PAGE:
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France's speed camera cars: Where are they and how can you spot them?

The Local France
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France's speed camera cars: Where are they and how can you spot them?

The Local answers your questions about the private 'speed camera vehicles' in circulation across France, as well as where you are most likely to be flashed by them.


In addition to fixed cameras and gendarmes operating speed checks, there is another way that speeding drivers can be caught in France - the so-called 'radar cars'. 

In 2015, the French government began gradually transferring the operation of speed camera cars from police to private companies, and in an interview with the Le Parisien, France's new head of road safety, Florence Guillaume revealed that at the start of 2023 there were 381 mobile radar cars in circulation on French roads.


Who is operating this type of vehicle?

Of the 381 vehicles, 223 were, as of January 6th, being operated by private companies, and the remaining 158 cars were being driven by law enforcement. Those vehicles being driven by law enforcement will eventually entrusted to private companies.

Where are they being operated?

According to 20-minutes, 59 French départements have no speed camera vehicles - these départements are mostly in the south, centre-east and Paris area. 

As for France's other 39 départements most operations take place in the north-west. In 2021, the vehicles captured over 400,000 cars speeding in the Manche and Îlle-et-Vilaine départements, compared with 8,000 in Haute-Marne.

The cars will eventually be operated across France.

As for the types of roads, 71 percent of tickets issued by the speed camera vehicles were for roads with a maximum speed of 70 km/h, and 26 percent were on roads going up to 90 km/h, with only a tiny proportion of tickets issued on autoroutes.  

How can I recognise the cars?

While some vehicles are operated by gendarmes and police and are therefore marked, many are run by private companies who operate unmarked cars. For this reason, it is not possible to say exactly which make or model drivers should expect to see.

If you are caught speeding by one of these vehicles, you likely will not see a flash. Instead, you will receive your fine in the mail. 

READ MORE: Driving in France: What are the offences that cost you penalty points on your French licence?

What is the goal of the speed camera cars?

Guillaume explained to Le Parisien that the intention is for the entire fleet of radar cars to eventually be "transformed into outsourced driving mode" to free up time for law enforcement officers so they can focus on other tasks, such as alcohol and drug testing drivers potentially under the influence.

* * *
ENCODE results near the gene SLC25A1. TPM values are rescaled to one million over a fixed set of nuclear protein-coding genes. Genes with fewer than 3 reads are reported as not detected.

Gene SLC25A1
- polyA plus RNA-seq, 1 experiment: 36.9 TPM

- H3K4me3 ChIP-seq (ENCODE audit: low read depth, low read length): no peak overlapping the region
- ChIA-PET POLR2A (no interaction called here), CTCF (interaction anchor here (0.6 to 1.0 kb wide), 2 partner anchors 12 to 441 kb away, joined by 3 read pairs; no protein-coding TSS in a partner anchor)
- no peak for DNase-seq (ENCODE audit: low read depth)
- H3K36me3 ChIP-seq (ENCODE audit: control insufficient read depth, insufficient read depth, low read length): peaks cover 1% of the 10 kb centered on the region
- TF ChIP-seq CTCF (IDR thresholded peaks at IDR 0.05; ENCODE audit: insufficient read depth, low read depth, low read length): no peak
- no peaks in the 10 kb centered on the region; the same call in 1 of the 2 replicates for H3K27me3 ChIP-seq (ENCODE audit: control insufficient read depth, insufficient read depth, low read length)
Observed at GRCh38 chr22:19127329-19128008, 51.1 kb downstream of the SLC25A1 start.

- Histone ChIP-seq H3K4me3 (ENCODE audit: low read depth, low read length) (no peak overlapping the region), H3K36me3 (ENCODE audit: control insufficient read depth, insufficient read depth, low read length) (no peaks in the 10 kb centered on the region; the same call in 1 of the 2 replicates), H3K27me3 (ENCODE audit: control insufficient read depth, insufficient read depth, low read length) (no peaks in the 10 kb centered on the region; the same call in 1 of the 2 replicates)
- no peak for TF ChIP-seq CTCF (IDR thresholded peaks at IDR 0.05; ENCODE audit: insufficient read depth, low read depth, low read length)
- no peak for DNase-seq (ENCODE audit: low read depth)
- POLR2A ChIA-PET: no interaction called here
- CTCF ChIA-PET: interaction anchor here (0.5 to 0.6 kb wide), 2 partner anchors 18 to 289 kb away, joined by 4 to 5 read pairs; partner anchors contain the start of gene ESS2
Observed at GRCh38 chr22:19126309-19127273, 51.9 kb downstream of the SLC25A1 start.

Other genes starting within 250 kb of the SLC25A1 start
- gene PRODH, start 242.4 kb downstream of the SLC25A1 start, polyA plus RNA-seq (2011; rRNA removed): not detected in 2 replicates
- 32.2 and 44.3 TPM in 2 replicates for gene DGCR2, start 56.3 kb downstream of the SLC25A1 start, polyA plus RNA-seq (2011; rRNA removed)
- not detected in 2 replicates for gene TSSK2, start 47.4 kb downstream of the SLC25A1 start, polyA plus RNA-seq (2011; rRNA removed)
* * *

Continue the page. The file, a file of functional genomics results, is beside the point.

Eventually, the vehicles will be able to "operate for six to even eight hours." Currently, they operate for an average of an hour and a half. 

In theory, the cars are intended to be deployed on routes with high accident rates to help encourage an "overall reduction in speed," Guillaume explained to Le Parisien.

How effective are they?

In 2021, the radar vehicles counted 538,000 speeding offences in the French départements where the vehicles are in operation.

The radar in these cars is intended to target drivers who are speeding well-above the limit. Thus, the technical margin is 10km/h, for speed limits below 100 km/h, and a margin of 10 percent for speed limits above 100km/h. In comparison, fixed speed cameras have a margin of five percent for such roads.

How do motorists feel about them?

The head of the League to Defend Drivers (Ligue de défense des conducteurs), Alexandra Legendre, denounced the road safety plans, telling Le Parisien that the safety policy would "essentially trap drivers who were going only one to two kilometres over the speed limit." Legendre added that the vehicles will be an "additional stress factor for the French, who are, for the most part, far from being 'mademen' behind the wheel."

Others, like the head of the "40 Millions d'Automobilistes" group, Pierre Chasseray, have decried the plans to outsource operations of these cars to private entities. "We should not put a road safety weapon in the hands of private companies whose drivers will have no way of stopping a driver acting recklessly on the road in front of them."

READ MORE: France proposes getting rid of penalties for ‘minor’ speeding offences

However, some defend the use of the mobile cameras, like the president of The League against Road Violence, Jean-Yves Lamant, who expressed his support for the vehicles during an interview with Le Parisien.

"The number one factor in fatal [road] accidents is speeding, so we must do everything we can to fight this scourge," Lamant said.

Lamant added that France has recommitted itself to halve the number of road deaths by 2030, and in his view this can only be achieved by "adopting a whole series of effective measures, including speed cameras."


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